GUIDE 2023

Product Q&A with Fernando Delgado

Fernando Delgado

Fernando Delgado started his PM career at Google as an Associate Product Manager. Over the 5 and a half years he spent there, he had the opportunity to contribute to various features and launches of Web Search (, Google Maps, Voice Search, Android, and Google+ Local.

Right after Google, he joined Yahoo as a Senior Director of Product Management in the Mobile organization. He put together and led a team that launched Yahoo’s homepage app, which reached the #1 spot in the News category on both Android and iOS, and sustained that ranking for ~6 months. He then joined the Yahoo Mail App team and shipped the biggest refresh of the app in years. It reached the #5 spot of all iOS free apps in 2015.

In addition to building products, he also co-founded and co-led the Associate Product Manager Program at Yahoo. During his tenure, they hired 23 APMs, who ended up contributing immensely to products such as Flickr, Yahoo Sports, Yahoo Mail, Gemini Advertising, and more.

Fernando is currently a PM coach and consultant at He is also an advisor to Product HQ.

In addition to PM coach/consultant gigs, he is a Founder of Quartz Timepieces (, a curated watch store and Founder of La Tienda Venezolana (, an online store for Venezuelan physical goods.

On the web:
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Select questions and answers from the AMA:

What’s generally the best arc for telling your story / PM background in a PM interview?

You should prepare a 2-3 minute speech and memorize it so you can deliver it with the same ease you sing “Happy Birthday”. This speech should contain a summary of your accomplishments, highlights of your career/studies, and something memorable. Something memorable can be a hobby, an idol you have met, a problem you encountered which made you work in tech, etc.

Any tips on creating a “sticky” product?

The most interesting framework I’ve encountered to measure (and shoot for) stickiness is the “Aha moment” – this is basically the set of actions that separate your users into those who are hooked and those who are not. There’s a great article on what it is and how to find it within your product at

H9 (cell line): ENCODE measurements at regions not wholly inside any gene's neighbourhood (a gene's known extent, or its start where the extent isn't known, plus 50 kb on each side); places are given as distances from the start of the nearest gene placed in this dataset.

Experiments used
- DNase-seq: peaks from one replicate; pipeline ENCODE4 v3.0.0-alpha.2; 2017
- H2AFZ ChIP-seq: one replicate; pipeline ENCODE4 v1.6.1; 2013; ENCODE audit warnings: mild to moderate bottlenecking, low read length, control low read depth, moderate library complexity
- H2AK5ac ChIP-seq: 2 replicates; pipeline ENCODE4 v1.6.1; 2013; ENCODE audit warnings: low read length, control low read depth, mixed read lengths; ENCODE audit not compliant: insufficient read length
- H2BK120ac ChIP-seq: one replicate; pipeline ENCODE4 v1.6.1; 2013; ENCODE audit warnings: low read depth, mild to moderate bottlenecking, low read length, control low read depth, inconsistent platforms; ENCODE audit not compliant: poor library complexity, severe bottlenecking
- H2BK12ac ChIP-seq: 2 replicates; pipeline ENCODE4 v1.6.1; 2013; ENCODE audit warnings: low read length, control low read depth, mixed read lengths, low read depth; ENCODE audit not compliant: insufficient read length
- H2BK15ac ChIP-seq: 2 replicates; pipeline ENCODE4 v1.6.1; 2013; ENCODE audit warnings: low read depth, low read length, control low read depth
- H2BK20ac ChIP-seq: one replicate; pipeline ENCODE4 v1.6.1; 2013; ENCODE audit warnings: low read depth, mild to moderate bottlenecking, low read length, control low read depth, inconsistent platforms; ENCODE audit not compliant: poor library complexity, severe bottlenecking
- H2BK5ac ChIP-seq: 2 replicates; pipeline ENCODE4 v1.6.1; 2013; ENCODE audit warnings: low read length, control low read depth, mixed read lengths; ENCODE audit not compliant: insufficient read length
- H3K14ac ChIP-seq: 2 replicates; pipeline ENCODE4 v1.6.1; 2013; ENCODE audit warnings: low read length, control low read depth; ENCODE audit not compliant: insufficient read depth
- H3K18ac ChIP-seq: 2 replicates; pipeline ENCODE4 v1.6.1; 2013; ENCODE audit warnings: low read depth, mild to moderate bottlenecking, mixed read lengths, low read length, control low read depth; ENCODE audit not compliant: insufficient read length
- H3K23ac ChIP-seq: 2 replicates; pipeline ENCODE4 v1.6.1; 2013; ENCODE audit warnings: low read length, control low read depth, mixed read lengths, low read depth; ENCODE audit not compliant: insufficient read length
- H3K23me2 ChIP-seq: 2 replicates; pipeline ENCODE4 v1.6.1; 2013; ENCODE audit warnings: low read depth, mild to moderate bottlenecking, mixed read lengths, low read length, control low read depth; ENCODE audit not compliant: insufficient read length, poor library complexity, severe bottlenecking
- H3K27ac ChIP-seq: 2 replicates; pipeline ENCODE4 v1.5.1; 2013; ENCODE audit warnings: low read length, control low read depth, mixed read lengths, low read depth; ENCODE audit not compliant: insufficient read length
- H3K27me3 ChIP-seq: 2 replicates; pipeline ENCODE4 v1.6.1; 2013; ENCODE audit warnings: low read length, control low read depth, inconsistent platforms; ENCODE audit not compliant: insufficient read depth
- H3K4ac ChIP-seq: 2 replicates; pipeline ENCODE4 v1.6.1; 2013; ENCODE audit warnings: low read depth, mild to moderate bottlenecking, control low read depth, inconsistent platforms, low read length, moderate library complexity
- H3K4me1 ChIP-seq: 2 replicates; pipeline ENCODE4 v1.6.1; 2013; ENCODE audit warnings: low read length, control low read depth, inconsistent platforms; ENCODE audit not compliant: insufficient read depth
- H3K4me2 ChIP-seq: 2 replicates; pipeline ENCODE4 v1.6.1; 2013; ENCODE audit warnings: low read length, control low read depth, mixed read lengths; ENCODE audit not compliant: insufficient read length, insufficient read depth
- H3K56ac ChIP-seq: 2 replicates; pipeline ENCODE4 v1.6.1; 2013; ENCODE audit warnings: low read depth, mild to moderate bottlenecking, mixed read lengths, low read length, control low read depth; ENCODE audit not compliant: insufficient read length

When creating a feature for a product, how to prioritize the use cases for including in the MVP?

The first thing you want to do is to have a comprehensive list of ALL the features you can think of. This list should be fairly granular. For instance “Sign up flow asking for name, email, password but no profile pic” as opposed to “Sign up”. You then prioritize the list by estimating the impact and the effort each line will have. Pick the highest impact items that are medium to low effort. Once you have that subset, ask yourself: “is this absolutely, strictly necessary for the core use case?” If the answer is No, then it’s not MVP. For instance, if you are working on a news app, you may think adding comments to each article is part of the MVP. It’s probably not. People can still read articles without the ability to write comments.

What’s the best interview question to ask candidates (from your side of the desk)?

That’s a tough question. I don’t know if I would consider it the “best” interview question to ask, but for many years, one of my favorite questions was “How would you build Facebook’s trending topics?” What I liked about it was that it had product, strategy, analytical, and technical aspects. So it was a good combo. Getting all the right ideas is also very tough during an interview. So it helped me separate good candidates from excellent candidates, and excellent candidates from “is this person even human?”

What is the common piece of advice that you find yourself giving over and over to APMs?

I think the most common advice I give to people early in their career is to spend time becoming as technical as they can. This is because it gets harder over time. Once you find a job, it’s difficult to find the time to learn about AI, machine learning, operating systems, computer networks, mobile development, etc. So it’s good to do it while you’re at school, or shortly thereafter. I have a blog post that goes into more details: